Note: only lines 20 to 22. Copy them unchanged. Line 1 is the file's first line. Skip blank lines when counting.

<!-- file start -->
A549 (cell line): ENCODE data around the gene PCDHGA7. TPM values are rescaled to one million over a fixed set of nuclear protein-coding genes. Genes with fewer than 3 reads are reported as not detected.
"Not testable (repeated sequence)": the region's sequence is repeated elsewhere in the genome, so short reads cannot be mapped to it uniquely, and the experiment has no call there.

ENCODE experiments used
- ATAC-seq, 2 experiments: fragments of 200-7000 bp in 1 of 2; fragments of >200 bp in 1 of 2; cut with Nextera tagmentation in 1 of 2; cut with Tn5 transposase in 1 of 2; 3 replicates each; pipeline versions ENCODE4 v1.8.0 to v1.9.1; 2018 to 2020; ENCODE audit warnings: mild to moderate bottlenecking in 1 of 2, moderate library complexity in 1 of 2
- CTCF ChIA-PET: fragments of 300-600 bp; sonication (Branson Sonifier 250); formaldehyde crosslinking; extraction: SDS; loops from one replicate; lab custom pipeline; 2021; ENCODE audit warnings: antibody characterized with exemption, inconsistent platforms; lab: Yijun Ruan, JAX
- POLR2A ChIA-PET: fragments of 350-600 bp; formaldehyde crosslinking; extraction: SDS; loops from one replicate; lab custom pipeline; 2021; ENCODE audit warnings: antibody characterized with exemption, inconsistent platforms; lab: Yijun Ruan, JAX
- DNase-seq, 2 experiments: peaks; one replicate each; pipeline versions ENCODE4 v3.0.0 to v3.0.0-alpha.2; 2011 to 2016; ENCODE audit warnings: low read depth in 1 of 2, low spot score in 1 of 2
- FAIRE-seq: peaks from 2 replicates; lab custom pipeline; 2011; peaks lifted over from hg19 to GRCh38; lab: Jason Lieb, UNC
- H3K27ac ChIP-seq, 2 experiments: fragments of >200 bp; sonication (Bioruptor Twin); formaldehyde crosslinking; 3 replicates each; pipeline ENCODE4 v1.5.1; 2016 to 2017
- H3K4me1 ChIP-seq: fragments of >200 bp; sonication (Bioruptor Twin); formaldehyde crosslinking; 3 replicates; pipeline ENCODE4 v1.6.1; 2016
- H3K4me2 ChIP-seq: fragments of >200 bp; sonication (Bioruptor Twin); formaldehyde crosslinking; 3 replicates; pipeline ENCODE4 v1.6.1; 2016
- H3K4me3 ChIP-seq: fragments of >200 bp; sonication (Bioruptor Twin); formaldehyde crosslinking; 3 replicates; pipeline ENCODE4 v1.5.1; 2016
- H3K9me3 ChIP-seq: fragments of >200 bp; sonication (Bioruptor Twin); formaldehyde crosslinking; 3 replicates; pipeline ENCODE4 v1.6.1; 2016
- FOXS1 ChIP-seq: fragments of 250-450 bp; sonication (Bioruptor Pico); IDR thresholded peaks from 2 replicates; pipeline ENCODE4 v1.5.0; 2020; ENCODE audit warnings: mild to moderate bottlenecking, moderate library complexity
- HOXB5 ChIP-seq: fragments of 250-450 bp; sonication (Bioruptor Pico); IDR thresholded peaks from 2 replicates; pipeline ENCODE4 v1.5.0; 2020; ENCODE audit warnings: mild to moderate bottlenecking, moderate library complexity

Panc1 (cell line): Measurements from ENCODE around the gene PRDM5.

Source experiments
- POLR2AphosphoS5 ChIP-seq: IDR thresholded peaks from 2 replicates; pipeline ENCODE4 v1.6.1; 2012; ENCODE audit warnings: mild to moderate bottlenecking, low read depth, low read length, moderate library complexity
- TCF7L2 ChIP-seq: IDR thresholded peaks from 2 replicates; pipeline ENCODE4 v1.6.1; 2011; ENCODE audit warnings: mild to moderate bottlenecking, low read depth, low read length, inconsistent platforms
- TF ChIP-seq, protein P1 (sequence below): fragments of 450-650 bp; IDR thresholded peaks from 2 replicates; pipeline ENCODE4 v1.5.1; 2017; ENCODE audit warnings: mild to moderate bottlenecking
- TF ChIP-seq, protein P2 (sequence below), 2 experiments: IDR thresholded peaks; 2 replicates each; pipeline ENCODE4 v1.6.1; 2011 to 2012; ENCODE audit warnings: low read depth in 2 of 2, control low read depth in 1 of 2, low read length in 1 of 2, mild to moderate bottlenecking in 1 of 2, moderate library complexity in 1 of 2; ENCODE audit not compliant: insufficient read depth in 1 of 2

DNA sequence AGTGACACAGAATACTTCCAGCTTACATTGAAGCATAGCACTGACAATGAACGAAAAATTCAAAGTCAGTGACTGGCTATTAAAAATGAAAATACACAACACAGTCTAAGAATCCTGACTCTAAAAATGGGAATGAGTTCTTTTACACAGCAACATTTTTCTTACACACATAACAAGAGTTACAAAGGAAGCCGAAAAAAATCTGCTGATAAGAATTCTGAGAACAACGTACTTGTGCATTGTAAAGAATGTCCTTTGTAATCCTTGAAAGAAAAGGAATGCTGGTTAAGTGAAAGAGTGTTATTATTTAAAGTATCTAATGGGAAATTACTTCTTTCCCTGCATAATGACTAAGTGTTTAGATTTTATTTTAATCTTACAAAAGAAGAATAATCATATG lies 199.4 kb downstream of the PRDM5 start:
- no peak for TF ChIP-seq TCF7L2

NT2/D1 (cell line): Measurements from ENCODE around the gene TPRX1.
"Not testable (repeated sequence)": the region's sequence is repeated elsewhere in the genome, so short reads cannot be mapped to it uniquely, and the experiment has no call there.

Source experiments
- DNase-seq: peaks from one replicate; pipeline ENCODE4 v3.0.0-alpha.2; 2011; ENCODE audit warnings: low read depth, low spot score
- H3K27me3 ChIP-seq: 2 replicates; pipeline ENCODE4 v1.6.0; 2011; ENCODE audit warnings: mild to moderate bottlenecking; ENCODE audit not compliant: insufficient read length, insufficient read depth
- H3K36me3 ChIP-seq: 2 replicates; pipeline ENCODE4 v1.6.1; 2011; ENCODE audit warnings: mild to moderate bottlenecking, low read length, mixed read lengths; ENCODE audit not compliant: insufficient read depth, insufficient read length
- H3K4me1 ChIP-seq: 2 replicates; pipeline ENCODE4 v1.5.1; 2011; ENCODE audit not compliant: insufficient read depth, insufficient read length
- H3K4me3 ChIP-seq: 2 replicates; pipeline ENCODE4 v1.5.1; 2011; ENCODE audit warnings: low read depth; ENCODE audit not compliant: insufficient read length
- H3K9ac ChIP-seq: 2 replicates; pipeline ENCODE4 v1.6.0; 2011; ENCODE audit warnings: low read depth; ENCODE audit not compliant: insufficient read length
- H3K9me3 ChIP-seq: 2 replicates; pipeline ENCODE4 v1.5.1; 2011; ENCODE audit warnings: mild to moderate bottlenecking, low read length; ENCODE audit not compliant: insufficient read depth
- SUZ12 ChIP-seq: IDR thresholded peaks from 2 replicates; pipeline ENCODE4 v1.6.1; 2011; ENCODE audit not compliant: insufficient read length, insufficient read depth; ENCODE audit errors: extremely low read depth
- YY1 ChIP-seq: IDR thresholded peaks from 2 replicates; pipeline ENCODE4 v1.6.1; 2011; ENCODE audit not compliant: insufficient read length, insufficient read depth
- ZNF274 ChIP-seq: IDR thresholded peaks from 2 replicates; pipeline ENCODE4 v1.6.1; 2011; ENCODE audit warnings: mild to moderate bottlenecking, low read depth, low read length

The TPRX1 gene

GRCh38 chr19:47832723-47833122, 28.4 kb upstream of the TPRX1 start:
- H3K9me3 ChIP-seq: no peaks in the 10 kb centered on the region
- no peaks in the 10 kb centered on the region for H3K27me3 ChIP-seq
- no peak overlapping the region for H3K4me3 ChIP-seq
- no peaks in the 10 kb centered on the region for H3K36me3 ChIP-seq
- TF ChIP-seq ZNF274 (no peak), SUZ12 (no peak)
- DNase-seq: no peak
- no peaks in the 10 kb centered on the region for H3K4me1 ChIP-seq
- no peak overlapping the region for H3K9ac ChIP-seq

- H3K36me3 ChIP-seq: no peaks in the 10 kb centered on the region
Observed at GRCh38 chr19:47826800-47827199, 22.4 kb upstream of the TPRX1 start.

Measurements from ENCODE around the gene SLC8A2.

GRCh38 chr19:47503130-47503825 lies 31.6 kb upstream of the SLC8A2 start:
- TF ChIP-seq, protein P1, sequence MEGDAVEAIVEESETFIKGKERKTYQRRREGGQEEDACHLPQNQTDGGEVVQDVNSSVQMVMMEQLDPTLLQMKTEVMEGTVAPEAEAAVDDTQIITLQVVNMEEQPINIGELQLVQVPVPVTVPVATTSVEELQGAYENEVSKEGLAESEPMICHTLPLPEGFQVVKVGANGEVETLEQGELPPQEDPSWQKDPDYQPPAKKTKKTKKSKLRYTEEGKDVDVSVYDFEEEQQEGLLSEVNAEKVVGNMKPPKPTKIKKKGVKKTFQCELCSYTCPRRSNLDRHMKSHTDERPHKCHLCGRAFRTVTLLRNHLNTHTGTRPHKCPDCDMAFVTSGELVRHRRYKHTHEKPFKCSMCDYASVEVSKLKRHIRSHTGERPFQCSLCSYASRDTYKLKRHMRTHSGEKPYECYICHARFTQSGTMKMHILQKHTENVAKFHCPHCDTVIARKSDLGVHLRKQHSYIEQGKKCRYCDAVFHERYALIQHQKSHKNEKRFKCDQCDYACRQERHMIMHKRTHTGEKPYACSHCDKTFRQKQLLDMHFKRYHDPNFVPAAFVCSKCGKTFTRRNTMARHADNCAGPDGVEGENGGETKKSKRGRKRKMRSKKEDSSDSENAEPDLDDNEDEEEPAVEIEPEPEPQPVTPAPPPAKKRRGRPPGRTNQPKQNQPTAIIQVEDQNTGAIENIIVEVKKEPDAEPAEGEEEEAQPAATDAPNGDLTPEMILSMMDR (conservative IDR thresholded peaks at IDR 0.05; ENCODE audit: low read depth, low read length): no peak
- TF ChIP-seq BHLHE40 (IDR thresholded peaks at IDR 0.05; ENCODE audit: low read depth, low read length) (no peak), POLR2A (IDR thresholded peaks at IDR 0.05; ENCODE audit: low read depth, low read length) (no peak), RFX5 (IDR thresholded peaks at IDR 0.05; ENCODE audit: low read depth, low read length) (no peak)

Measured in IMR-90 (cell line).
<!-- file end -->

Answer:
- TF ChIP-seq, protein P1 (sequence below): fragments of 450-650 bp; IDR thresholded peaks from 2 replicates; pipeline ENCODE4 v1.5.1; 2017; ENCODE audit warnings: mild to moderate bottlenecking
- TF ChIP-seq, protein P2 (sequence below), 2 experiments: IDR thresholded peaks; 2 replicates each; pipeline ENCODE4 v1.6.1; 2011 to 2012; ENCODE audit warnings: low read depth in 2 of 2, control low read depth in 1 of 2, low read length in 1 of 2, mild to moderate bottlenecking in 1 of 2, moderate library complexity in 1 of 2; ENCODE audit not compliant: insufficient read depth in 1 of 2

DNA sequence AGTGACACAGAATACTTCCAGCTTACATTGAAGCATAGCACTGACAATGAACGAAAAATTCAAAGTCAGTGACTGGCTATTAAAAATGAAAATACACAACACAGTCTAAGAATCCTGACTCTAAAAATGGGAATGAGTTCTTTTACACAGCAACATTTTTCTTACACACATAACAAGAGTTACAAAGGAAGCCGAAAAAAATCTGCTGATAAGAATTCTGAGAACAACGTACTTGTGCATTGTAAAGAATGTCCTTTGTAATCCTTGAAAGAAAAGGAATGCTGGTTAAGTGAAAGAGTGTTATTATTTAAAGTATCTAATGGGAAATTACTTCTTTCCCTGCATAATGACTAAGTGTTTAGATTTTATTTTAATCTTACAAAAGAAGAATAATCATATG lies 199.4 kb downstream of the PRDM5 start: